Lady Edith, played by Laura Carmichael, has had her ups and downs throughout the three series of Downton Abbey.
We first meet her as the middle Crawley sister at Downton Abbey. Not as confident as younger sister Sybil and with tensions building between herself and Mary, she is unsure of her place at the great house and wishes most intently to find love.
She quickly learns, however, that the course of true love never runs smooth. “In the beginning Edith… didn’t see that she wasn’t going to bag Matthew Crawley, that of course he would have ended up with Mary,” says Laura Carmichael of her character. Edith attempts to win Matthew’s heart, but painfully must recognise that he only has eyes for her sister Mary. But her youthful naivety in matters of the heart means she continues to vie for Matthew’s attention, especially since Mary seems to have no interest in him.
Bickering then ensues between the sisters, as Mary becomes aware of Edith’s fondness for Matthew; and choosing to embarrass her younger sister in front of a potential suitor, Sir Anthony Strallan, Lady Mary escalates the tension to breaking point.
We now see a darker side to Edith’s character, as hurt and embarrassment fuel her revenge. She decides to write to the Turkish Ambassador, disclosing that Mr Pamuk – a wealthy Turkish diplomat – has died in Mary’s bed. Prompting an abundance of rumours that spread like wildfire through the upper echelons of English society, it is a scandalous act indeed; and one that causes Lady Mary to take revenge in the most hurtful of ways.
On finding out that the rumours of herself and Mr Pamuk were instigated by Edith’s letter, Mary destroys Edith’s chances of an engagement with Sir Anthony Strallan. Confused and upset by Sir Anthony’s sudden change of heart, Edith sees the error of her ways most poignantly, and her fragile, vulnerable side re-emerges.
It is during Series 2, however, that Edith truly grows and evolves, as the war puts their sisterly arguments into perspective. Carmichael says, “In the war she evolved and realised that she could go out and make something for herself.” Indeed she does. Edith learns to drive a tractor, almost succumbs to a kiss from the married farmer Mr Drake, and begins to enjoy her newfound independence.
Lady Edith truly develops into a confident, compassionate young woman while working as a volunteer at Downton Abbey, when it is a convalescence home during the war. Her trusting nature is shown most poignantly when an injured soldier, claiming to be her deceased cousin Patrick Crawley, arrives to be treated at the house. Most of the other members of the family are critical and cynical of him, but Edith listens and empathises with his plight.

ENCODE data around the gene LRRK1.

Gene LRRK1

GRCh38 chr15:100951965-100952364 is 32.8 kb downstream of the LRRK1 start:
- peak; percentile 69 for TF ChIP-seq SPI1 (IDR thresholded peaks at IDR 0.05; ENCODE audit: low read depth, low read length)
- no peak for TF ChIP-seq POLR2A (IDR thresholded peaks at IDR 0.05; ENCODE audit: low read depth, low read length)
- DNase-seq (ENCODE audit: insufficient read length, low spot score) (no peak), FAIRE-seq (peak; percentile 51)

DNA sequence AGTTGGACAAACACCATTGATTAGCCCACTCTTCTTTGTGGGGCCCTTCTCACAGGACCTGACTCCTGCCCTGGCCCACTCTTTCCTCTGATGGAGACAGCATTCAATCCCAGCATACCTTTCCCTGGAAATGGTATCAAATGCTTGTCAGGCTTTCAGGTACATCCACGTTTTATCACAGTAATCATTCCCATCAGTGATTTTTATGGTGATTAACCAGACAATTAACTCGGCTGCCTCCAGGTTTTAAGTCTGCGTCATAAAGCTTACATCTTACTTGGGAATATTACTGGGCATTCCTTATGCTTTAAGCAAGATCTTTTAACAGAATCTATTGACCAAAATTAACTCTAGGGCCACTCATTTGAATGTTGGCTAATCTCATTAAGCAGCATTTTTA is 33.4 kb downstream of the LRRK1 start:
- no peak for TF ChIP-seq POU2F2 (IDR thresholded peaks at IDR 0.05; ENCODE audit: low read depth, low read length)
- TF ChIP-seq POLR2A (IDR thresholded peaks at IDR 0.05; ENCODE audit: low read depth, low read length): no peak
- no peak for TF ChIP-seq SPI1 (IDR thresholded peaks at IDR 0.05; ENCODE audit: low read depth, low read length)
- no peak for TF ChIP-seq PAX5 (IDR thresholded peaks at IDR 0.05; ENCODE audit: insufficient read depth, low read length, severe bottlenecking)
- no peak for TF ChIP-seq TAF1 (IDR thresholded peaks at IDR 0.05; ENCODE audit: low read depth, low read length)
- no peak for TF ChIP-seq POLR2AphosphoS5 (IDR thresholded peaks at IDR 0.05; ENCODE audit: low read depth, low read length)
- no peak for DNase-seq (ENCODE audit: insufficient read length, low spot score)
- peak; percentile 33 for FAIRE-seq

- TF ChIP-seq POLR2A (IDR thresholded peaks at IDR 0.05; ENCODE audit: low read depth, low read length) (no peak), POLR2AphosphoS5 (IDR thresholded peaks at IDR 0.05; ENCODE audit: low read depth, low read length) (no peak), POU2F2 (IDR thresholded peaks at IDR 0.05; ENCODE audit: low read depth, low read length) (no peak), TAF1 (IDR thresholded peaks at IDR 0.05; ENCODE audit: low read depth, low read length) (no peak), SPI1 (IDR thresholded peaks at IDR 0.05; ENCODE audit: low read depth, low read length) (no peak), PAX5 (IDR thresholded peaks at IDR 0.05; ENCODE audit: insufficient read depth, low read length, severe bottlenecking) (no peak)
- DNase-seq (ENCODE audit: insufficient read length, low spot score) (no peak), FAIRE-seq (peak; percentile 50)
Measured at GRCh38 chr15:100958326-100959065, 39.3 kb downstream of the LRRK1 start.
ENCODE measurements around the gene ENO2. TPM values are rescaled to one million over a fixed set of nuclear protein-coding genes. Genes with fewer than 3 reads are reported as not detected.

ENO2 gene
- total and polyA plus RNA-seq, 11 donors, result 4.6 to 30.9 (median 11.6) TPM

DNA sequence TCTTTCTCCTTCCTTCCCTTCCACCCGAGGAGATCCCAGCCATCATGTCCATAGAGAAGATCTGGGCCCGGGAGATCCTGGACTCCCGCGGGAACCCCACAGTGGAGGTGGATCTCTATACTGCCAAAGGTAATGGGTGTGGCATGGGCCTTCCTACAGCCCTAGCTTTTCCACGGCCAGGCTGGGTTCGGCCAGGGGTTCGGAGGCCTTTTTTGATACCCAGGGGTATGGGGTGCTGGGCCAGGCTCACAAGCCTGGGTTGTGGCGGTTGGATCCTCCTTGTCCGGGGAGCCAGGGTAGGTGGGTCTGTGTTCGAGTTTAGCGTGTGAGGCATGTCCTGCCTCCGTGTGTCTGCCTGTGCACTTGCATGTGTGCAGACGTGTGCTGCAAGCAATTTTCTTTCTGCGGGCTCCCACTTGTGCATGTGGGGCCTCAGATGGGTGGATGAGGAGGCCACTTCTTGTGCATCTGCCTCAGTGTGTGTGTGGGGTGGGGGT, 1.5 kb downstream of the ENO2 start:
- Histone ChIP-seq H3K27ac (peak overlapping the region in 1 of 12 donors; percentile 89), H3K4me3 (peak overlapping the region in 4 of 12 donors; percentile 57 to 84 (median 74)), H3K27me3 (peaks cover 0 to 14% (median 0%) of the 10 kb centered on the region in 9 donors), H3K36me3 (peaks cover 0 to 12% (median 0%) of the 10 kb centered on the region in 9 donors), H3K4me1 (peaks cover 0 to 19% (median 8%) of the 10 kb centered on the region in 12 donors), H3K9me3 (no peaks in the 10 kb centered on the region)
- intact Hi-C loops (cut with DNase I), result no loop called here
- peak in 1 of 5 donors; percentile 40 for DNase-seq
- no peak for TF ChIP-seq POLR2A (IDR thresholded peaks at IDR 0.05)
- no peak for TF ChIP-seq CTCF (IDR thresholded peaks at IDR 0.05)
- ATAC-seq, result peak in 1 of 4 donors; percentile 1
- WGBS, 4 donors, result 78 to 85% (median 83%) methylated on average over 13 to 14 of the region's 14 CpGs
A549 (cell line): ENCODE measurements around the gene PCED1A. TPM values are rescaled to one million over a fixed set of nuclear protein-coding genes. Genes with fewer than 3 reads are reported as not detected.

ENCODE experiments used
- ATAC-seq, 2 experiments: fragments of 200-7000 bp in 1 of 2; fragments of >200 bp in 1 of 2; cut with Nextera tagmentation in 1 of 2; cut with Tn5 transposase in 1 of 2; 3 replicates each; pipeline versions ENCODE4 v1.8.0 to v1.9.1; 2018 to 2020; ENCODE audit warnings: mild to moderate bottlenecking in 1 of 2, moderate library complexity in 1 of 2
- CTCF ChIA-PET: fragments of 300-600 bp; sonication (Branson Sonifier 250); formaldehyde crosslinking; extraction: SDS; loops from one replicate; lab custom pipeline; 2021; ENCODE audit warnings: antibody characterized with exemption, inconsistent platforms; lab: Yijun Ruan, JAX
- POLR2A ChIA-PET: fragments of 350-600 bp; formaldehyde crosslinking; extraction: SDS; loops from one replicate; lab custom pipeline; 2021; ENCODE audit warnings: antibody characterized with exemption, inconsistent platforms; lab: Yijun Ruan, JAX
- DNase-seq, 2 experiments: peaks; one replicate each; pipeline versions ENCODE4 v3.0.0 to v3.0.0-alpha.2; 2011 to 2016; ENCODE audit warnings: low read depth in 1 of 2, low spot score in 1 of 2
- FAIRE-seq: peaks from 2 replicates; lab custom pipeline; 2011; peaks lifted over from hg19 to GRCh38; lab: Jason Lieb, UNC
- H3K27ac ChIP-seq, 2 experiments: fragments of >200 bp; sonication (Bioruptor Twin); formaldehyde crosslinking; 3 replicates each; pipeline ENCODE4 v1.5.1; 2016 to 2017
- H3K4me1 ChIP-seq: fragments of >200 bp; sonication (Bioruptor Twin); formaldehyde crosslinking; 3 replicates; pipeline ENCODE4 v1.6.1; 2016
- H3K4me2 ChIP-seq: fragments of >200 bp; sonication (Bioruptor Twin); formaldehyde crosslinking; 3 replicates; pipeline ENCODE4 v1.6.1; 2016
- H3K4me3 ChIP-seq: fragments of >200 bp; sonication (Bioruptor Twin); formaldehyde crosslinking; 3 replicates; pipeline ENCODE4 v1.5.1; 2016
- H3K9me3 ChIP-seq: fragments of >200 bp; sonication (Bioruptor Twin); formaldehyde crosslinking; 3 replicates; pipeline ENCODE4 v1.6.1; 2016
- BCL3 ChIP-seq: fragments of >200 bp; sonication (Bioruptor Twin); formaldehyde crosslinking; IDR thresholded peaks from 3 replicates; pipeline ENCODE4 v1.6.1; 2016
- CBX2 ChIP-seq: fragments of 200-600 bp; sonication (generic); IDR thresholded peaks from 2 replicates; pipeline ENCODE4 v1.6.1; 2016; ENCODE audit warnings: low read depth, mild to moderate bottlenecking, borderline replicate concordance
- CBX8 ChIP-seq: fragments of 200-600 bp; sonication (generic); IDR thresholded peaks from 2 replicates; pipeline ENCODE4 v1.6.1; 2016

Her most dramatic series to date, however, is series three, which brings with it a combination of extreme highs and lows. After their initial setback, Sir Anthony Strallan and Edith’s relationship blossoms, and despite Lord Grantham’s reservations about the age difference, Edith is smitten. Strallan, however, starts pulling away from her, feeling he is too old and that she needs a younger man in her life. She doesn’t accept a word of it, though, and the couple become engaged.
After Mary and Matthew’s marriage, Edith is dreaming of her own special day and it arrives in a flurry of excitement. It swiftly turns sour, though, when Anthony Strallan halts the ceremony to announce that he cannot go through with the marriage. Distraught and highly humiliated, Edith returns to the house and mourns the loss of her relationship. She is vulnerable and alone - we truly feel for her.
While it is undoubtedly a low point for Edith, it also marks a turning point for character. Having written a letter to The Sketch magazine, Edith is offered the job as a columnist. It is a positive endeavour for Edith in more ways than one, as the Editor of the magazine soon expresses his affection for her. At first Edith is shocked, but she soon returns his affection and the couple begin to see more of each other, their fondness growing with every meeting.
As is always the case with Edith’s romances, her relationship with Gregson doesn’t come without complications - he is already married. However, his wife is mentally ill and in an asylum, and he is attempting to divorce her in order to release himself from the shackles of an unhappy marriage.
Carmichael says of Edith’s latest romantic interest: “The relationship with Michael Gregson comes out of a passion for writing and for work and being good at something – really good at something – that is artistic and sexy and glamorous. We’ll see how that still manages to get her into trouble, but at least she’s embraced all of that change and really really grown up.”
At the beginning of the fourth series, Edith has become quite the city girl due to her frequent visits to London. Gregson is certainly quite the bohemian and he opens Edith’s eyes to all that London has to offer.
Carmichael resonates with Edith’s wide-eyed excitement: “I get the same excitement as Edith would have from having the chance to see things a little differently. Even the smallest things, like I didn’t wear gloves in a scene we were editing. It sounds like nothing but that was just really thrilling because we never do that at Highclere. Suddenly you feel slightly more on show.”
This bohemian, fashion-forward Lady Edith is quite a different woman to the youthful, naïve girl we met in Series one; and with the whole of London ready and waiting for her to explore, Series four looks set to be her most transformative yet.